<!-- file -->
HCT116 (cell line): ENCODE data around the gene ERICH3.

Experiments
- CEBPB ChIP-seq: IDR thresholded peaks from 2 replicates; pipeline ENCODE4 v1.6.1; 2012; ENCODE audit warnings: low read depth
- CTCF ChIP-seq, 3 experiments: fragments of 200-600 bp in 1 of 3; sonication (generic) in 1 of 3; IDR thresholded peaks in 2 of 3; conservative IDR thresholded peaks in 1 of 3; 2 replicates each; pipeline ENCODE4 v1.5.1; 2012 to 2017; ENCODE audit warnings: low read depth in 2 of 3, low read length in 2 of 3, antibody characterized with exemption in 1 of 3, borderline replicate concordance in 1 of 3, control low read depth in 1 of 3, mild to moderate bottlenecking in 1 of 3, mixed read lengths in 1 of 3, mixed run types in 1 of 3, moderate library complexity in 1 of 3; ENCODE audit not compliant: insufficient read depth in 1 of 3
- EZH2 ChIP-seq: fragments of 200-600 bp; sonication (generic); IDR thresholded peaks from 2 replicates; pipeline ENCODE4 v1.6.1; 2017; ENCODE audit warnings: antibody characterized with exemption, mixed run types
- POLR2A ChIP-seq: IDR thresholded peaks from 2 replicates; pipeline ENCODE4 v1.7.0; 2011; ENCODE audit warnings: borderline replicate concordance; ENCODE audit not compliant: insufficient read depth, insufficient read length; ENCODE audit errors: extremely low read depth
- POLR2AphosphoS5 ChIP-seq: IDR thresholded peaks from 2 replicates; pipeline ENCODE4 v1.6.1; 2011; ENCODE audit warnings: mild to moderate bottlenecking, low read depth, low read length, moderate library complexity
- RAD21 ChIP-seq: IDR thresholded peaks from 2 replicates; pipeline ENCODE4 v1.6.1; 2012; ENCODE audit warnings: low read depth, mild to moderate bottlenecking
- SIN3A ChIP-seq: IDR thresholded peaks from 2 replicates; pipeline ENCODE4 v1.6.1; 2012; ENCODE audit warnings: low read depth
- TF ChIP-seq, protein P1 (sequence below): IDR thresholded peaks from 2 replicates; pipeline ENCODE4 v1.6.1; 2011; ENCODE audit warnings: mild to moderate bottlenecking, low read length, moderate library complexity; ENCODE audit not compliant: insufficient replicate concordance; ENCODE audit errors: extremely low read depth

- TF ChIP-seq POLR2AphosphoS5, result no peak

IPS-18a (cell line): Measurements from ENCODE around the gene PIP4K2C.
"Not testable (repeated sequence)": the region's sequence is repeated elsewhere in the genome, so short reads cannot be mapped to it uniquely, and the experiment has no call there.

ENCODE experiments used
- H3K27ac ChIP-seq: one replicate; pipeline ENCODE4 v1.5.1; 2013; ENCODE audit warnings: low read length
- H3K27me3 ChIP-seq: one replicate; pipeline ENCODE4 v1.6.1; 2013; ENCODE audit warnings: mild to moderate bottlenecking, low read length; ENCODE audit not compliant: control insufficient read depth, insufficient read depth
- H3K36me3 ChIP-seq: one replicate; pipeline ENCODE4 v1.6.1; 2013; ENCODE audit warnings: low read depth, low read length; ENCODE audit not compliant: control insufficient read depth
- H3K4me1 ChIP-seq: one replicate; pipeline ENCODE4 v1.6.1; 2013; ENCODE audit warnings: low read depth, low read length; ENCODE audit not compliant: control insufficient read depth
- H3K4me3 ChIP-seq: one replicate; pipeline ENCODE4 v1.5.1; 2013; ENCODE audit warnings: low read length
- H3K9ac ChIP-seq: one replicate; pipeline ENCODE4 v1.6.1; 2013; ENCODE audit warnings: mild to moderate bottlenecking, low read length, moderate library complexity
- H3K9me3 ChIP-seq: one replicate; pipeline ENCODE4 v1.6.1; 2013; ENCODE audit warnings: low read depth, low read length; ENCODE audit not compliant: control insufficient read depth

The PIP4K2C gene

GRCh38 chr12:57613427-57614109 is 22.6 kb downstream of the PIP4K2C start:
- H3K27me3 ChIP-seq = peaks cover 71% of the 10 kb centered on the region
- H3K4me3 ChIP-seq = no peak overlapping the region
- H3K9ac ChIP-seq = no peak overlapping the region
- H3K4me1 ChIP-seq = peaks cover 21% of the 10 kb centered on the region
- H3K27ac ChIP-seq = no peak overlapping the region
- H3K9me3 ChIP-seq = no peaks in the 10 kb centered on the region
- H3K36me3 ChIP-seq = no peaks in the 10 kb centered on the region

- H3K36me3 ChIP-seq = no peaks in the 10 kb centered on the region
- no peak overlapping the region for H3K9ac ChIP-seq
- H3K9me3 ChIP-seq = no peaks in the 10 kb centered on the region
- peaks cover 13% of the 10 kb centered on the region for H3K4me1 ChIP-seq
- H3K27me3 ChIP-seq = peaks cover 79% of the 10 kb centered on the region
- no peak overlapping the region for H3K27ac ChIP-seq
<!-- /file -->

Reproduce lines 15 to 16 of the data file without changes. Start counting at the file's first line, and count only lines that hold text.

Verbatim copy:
- H3K27ac ChIP-seq: one replicate; pipeline ENCODE4 v1.5.1; 2013; ENCODE audit warnings: low read length
- H3K27me3 ChIP-seq: one replicate; pipeline ENCODE4 v1.6.1; 2013; ENCODE audit warnings: mild to moderate bottlenecking, low read length; ENCODE audit not compliant: control insufficient read depth, insufficient read depth